Do you think the Biden campaign had room for more funding, i.e., that your donation made a Biden victory more likely on the margin (by enough to be worth it)? I am pretty skeptical of this; I suspect they already had more money than they were able to spend effectively. (I don't have a source for this other than Maciej Cegłowski, who has relevant experience but whom I don't agree with on everything; on the other hand, I can't recall ever hearing anyone make the case that U.S. presidential general-election campaigns do have room for more funding, and I'd be ... (read more)

2Rook5moI wrote something about campaign contributions [https://forum.effectivealtruism.org/posts/NNq8dKz86k6e6AzJS/some-rough-thoughts-on-the-value-of-campaign-contributions#Does_Money_Actually_Influence_Election_Outcomes_] in federal US elections earlier this year. I could be wrong, but based on my (non-expert) survey of the campaign finance literature, it doesn't seem like donating to political campaigns has a very substantial impact on election outcomes (most of the time). The main takeaway is that spending and success are correlated, but the former doesn't cause the latter. Spending is simply a useful heuristic for the size/traction/etc. of a campaign.
1Ardenlk5moYes, I do think they had room for more funding, but could be wrong. My view was based on (1) a recommendation from someone whose judgement on these things I think is informed and probably better than most people's including mine, who thought the Biden Victory Fund was the highest impact thing to donate to this year, (2) an intuition that the DNC/etc. wouldn't put so much work into fundraising if more money didn't benefit their chances of success, and (3) the way the Biden Victory Fund in particular structured the funds it received, which was to distribute it among the Biden campaign, the DNC, and state parties (in order of priority), which it said how it would do more precisesly, except that it would change the distrbution if the results would have resulted in "excessive" amounts going to certain orgs.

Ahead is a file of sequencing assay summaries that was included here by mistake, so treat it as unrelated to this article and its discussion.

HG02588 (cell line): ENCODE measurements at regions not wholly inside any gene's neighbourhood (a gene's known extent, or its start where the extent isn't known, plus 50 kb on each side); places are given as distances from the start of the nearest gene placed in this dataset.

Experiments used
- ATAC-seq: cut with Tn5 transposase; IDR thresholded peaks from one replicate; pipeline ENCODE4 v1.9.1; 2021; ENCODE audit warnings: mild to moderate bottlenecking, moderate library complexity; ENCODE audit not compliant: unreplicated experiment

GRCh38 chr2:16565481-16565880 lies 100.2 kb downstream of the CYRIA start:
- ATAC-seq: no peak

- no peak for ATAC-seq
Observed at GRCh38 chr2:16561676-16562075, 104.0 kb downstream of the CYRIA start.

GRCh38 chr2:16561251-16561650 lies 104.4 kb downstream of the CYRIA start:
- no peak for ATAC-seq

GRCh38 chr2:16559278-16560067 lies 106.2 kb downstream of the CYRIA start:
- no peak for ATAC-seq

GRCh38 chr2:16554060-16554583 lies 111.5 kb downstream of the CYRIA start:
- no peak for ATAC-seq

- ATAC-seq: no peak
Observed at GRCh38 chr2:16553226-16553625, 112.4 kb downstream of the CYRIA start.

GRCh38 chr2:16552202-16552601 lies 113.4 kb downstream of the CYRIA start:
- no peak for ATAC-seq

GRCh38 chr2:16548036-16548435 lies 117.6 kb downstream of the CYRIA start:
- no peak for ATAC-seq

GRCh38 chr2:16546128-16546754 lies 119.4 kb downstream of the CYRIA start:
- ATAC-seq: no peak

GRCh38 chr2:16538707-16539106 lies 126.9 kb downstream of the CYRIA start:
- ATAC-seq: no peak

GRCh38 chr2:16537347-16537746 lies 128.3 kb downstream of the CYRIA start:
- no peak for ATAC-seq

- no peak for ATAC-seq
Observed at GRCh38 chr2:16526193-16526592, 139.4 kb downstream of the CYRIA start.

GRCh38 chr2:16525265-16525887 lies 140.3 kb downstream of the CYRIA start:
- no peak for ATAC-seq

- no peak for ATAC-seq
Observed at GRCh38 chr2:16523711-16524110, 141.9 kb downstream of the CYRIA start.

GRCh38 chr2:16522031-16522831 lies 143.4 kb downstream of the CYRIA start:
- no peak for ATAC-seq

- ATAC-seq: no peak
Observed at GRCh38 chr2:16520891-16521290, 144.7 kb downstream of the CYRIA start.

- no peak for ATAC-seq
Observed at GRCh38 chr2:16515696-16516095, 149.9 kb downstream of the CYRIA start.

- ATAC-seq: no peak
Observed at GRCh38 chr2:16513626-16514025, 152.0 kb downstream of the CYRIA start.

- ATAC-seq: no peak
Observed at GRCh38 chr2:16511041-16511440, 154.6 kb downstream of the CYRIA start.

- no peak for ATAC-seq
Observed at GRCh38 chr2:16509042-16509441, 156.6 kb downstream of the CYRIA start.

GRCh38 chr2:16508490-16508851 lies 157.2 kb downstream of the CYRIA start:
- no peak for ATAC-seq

I should preface this by noting that the current charities are not EA ones. This giving plan is also a work in progress and could change. 

Yet, the sharing on why and to whom may be of use to me and the EA community. 

How Much

I currently donate 10% or more to charity. 

It is not a magic number, but is one I am familiar with through the concept of tithing in religion and the Giving What We Can Pledge. 

It also represents a greater commitment to the causes. Yet, it still means 90% for me as one person and 10% for the world, hardly a good deal for the world. 

Where and Why

Poverty and global-health charities. 

Doing something about poverty has always been a focus of mine. Global health becomes more and more of a priority because ill health can prevent not only life, but a quality of life and prosperity. 

I tend to focus on direct relief and not advocacy or system change. 

The evidence of impact for system change and advocacy is more unclear to me than direct relief. 

If the advocacy is successful that does not mean the donation I gave to an advocacy group was effective. As there are so many actors involved in the campaign and the campaign may have been successful regardless of the group I have given to. 

Political candidates can receive significant money with no certainty they will be elected or can achieve what they want, if elected.

So, I have more confidence in direct relief. 

The  Charities  

The International Rescue Committee

I have changed from giving to single intervention charities like the Against Malaria Foundation to broader ones like the IRC.